Hamilton has half as many brownfield sites as it did in 2008, but it still has the equivalent of 160 football fields still sitting vacant.
A new city report shows Hamilton had 91 brownfield sites in 2008, and only 40 as of this year.
That’s a huge reduction — from 152 hectares down to 79.5. And brownfield land in the bayfront industrial area went to 20 hectares down to 13.2.
That means about half of the brownfield land the city wanted developed has been. But it also means about 80 hectares is still vacant, says the report, which city staff showed council this month.
Lloyd Ferguson, Ancaster councillor, called for the report. He wants the city to offer that land to recreational marijuana growers so they won’t build on green space.
“There’s been a significant improvement in the reduction of the brownfields in our community,” Ferguson said.
But “80 hectares is a lot,” and those hectares have adequate water and power to accommodate marijuana growers.
The reduction in brownfield land is an indicator in a city with a history of heavy industry — and a new history of rising property values.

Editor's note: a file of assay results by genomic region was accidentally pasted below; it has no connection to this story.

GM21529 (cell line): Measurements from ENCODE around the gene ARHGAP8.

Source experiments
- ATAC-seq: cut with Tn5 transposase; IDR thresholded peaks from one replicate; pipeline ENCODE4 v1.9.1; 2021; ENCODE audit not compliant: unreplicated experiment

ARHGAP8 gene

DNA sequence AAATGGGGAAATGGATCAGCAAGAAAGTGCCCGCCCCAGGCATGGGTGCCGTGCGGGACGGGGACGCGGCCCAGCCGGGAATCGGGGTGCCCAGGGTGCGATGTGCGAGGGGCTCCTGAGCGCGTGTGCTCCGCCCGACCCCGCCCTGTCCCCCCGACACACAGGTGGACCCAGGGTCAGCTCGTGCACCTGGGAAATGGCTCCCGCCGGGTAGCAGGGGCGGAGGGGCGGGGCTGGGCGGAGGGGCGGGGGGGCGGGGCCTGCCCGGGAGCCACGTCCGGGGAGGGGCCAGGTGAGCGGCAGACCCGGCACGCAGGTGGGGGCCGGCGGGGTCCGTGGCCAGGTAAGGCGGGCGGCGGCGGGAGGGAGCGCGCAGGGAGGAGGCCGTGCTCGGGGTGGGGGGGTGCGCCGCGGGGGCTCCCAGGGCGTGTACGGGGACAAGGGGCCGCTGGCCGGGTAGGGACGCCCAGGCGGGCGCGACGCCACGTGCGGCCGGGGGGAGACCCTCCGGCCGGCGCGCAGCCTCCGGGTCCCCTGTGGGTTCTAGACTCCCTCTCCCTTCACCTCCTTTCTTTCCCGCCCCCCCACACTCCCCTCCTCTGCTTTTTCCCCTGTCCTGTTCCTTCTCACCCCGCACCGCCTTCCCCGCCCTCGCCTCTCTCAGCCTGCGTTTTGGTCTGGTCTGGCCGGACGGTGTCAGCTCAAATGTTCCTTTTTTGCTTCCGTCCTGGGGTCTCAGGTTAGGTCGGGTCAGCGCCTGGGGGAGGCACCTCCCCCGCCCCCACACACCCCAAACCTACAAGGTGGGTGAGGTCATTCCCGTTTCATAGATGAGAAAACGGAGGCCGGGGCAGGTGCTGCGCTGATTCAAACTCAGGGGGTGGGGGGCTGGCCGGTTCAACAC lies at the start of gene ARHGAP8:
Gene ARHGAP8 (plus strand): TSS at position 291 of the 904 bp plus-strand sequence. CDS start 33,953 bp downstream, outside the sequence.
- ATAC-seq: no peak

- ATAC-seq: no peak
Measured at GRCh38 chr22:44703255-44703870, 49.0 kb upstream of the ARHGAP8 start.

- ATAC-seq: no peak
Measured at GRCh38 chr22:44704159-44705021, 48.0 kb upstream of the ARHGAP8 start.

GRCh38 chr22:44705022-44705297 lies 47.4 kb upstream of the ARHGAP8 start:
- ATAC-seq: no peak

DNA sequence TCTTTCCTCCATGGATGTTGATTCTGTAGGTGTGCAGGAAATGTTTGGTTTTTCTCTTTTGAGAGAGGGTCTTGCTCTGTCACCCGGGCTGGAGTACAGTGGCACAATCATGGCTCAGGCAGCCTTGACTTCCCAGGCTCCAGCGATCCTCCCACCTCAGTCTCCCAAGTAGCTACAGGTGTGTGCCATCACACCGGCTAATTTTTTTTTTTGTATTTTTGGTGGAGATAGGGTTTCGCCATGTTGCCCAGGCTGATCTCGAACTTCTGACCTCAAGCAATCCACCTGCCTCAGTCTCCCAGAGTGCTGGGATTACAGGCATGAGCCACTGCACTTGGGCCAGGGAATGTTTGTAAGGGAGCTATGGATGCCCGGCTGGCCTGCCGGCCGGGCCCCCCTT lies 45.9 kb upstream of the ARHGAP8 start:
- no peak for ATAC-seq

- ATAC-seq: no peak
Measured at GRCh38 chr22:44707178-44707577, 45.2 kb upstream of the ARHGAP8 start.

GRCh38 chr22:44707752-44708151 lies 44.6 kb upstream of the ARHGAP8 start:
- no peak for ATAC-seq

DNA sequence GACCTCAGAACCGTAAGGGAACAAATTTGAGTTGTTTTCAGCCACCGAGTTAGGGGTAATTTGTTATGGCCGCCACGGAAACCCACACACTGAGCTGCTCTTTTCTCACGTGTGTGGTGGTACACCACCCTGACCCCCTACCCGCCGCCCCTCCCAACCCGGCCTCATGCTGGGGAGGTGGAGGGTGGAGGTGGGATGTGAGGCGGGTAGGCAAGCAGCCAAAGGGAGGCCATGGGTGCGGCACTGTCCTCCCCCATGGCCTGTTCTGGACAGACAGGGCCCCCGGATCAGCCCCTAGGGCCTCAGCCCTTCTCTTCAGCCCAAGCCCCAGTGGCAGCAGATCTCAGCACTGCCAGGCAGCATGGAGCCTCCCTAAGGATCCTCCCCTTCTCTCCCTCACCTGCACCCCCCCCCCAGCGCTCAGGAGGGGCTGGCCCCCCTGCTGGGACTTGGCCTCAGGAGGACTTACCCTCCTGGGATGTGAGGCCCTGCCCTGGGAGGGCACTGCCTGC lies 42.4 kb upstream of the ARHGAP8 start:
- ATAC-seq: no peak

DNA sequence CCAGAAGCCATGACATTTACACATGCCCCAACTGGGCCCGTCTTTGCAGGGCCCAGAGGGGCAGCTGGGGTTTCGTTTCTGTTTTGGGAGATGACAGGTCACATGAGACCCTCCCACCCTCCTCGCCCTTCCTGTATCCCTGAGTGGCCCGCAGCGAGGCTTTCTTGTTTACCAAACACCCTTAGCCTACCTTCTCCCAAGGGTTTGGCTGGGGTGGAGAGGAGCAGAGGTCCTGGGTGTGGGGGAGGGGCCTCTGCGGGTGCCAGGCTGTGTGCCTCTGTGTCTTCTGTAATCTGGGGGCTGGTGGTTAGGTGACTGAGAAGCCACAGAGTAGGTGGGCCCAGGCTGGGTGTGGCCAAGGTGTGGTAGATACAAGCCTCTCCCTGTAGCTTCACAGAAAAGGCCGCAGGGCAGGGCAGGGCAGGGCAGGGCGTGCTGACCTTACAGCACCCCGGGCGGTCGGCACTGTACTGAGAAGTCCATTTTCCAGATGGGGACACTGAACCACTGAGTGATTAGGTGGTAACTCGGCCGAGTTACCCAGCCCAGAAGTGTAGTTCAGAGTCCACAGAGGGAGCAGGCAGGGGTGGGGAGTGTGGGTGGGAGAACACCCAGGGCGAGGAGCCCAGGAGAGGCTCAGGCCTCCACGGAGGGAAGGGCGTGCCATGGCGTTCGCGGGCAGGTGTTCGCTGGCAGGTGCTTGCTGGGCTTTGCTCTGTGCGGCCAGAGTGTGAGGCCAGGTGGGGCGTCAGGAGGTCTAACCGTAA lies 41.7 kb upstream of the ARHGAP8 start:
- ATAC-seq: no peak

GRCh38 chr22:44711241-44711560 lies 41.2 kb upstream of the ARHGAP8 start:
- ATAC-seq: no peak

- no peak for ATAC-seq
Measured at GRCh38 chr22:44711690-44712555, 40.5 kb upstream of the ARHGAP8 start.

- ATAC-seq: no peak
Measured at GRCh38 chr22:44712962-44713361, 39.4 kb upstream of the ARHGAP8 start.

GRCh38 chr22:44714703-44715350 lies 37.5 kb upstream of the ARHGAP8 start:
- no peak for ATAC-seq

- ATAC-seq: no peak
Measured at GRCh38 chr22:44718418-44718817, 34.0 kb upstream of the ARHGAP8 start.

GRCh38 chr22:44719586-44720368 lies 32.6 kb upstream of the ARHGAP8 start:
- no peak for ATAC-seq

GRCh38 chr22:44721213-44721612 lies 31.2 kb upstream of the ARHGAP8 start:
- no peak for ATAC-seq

Since 2001, the city has offered Environmental Remediation and Site Enhancement Community Improvement Plan (ERASE) grants. It expanded that program in April 2005.
That’s made a difference, the report says.
“Both of these milestones have contributed to Hamilton’s reputation as being a municipal leader in terms of brownfield redevelopment in Canada,” it said.
About 145 property owners have gotten grants for environmental studies, it says. And city council has approved redevelopment grants for 47 projects.
That’s increased the city’s assessment base — the pool of properties from which the city draws tax dollars — by $129,029,379.
Matthew Green, Ward 3 councillor in the central lower city, said the reduction is good news for Hamilton. He also agrees with Ferguson that the city should be pushing recreational marijuana growers to locate on the remaining 80 hectares.
“We still have a long way to go, and as fate would have it, it’s actually one of the very few things I’ve come across where I agree with Coun. Ferguson.”
Two noteworthy recent brownfield remediation projects have included the Freeman Industrial Park, located at the site of former Otis Elevator and Studebaker plants, and the former Consumers Glass property.
On the latter, the city plans to build a sports field. The city is still doing environmental studies on the site, Green said.
“When you take on a property that has 100 years of industrial legacy,” he said, “you take on everything that comes with it.”